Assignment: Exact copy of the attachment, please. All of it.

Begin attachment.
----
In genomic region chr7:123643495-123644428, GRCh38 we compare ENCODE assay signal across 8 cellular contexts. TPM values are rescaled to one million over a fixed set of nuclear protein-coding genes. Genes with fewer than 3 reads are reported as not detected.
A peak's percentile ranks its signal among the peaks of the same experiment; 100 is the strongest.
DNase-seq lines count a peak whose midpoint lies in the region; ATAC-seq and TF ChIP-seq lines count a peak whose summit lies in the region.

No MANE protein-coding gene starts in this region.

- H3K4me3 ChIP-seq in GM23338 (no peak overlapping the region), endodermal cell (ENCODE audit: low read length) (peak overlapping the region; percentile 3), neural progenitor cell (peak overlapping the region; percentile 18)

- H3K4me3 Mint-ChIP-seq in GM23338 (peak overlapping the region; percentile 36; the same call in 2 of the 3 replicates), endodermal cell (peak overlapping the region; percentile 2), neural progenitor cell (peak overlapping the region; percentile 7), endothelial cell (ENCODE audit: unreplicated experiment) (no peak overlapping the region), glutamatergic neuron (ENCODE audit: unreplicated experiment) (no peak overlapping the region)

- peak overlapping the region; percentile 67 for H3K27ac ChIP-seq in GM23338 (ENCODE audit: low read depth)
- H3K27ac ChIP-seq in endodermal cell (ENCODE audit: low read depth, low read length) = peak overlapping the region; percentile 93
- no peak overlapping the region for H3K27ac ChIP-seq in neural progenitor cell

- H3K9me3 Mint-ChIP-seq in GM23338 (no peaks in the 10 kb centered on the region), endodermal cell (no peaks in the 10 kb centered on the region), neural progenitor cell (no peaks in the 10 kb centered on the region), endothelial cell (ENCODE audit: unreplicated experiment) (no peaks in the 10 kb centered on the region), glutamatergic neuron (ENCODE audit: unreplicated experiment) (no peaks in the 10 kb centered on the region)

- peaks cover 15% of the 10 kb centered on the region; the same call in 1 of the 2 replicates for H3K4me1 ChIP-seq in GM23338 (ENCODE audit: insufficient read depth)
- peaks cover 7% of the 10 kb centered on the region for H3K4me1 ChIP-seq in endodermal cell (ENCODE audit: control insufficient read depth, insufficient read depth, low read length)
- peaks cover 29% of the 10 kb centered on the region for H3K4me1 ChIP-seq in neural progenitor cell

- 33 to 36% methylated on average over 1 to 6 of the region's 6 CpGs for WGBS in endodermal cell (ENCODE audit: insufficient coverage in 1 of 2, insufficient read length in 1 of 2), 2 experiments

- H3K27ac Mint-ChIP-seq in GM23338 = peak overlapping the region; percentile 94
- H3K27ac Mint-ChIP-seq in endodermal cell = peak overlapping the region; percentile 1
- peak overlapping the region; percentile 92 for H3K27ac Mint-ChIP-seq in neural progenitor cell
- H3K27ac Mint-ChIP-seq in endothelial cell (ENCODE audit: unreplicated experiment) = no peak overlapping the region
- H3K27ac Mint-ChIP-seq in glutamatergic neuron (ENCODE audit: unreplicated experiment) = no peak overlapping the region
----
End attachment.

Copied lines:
In genomic region chr7:123643495-123644428, GRCh38 we compare ENCODE assay signal across 8 cellular contexts. TPM values are rescaled to one million over a fixed set of nuclear protein-coding genes. Genes with fewer than 3 reads are reported as not detected.
A peak's percentile ranks its signal among the peaks of the same experiment; 100 is the strongest.
DNase-seq lines count a peak whose midpoint lies in the region; ATAC-seq and TF ChIP-seq lines count a peak whose summit lies in the region.

No MANE protein-coding gene starts in this region.

- H3K4me3 ChIP-seq in GM23338 (no peak overlapping the region), endodermal cell (ENCODE audit: low read length) (peak overlapping the region; percentile 3), neural progenitor cell (peak overlapping the region; percentile 18)

- H3K4me3 Mint-ChIP-seq in GM23338 (peak overlapping the region; percentile 36; the same call in 2 of the 3 replicates), endodermal cell (peak overlapping the region; percentile 2), neural progenitor cell (peak overlapping the region; percentile 7), endothelial cell (ENCODE audit: unreplicated experiment) (no peak overlapping the region), glutamatergic neuron (ENCODE audit: unreplicated experiment) (no peak overlapping the region)

- peak overlapping the region; percentile 67 for H3K27ac ChIP-seq in GM23338 (ENCODE audit: low read depth)
- H3K27ac ChIP-seq in endodermal cell (ENCODE audit: low read depth, low read length) = peak overlapping the region; percentile 93
- no peak overlapping the region for H3K27ac ChIP-seq in neural progenitor cell

- H3K9me3 Mint-ChIP-seq in GM23338 (no peaks in the 10 kb centered on the region), endodermal cell (no peaks in the 10 kb centered on the region), neural progenitor cell (no peaks in the 10 kb centered on the region), endothelial cell (ENCODE audit: unreplicated experiment) (no peaks in the 10 kb centered on the region), glutamatergic neuron (ENCODE audit: unreplicated experiment) (no peaks in the 10 kb centered on the region)

- peaks cover 15% of the 10 kb centered on the region; the same call in 1 of the 2 replicates for H3K4me1 ChIP-seq in GM23338 (ENCODE audit: insufficient read depth)
- peaks cover 7% of the 10 kb centered on the region for H3K4me1 ChIP-seq in endodermal cell (ENCODE audit: control insufficient read depth, insufficient read depth, low read length)
- peaks cover 29% of the 10 kb centered on the region for H3K4me1 ChIP-seq in neural progenitor cell

- 33 to 36% methylated on average over 1 to 6 of the region's 6 CpGs for WGBS in endodermal cell (ENCODE audit: insufficient coverage in 1 of 2, insufficient read length in 1 of 2), 2 experiments

- H3K27ac Mint-ChIP-seq in GM23338 = peak overlapping the region; percentile 94
- H3K27ac Mint-ChIP-seq in endodermal cell = peak overlapping the region; percentile 1
- peak overlapping the region; percentile 92 for H3K27ac Mint-ChIP-seq in neural progenitor cell
- H3K27ac Mint-ChIP-seq in endothelial cell (ENCODE audit: unreplicated experiment) = no peak overlapping the region
- H3K27ac Mint-ChIP-seq in glutamatergic neuron (ENCODE audit: unreplicated experiment) = no peak overlapping the region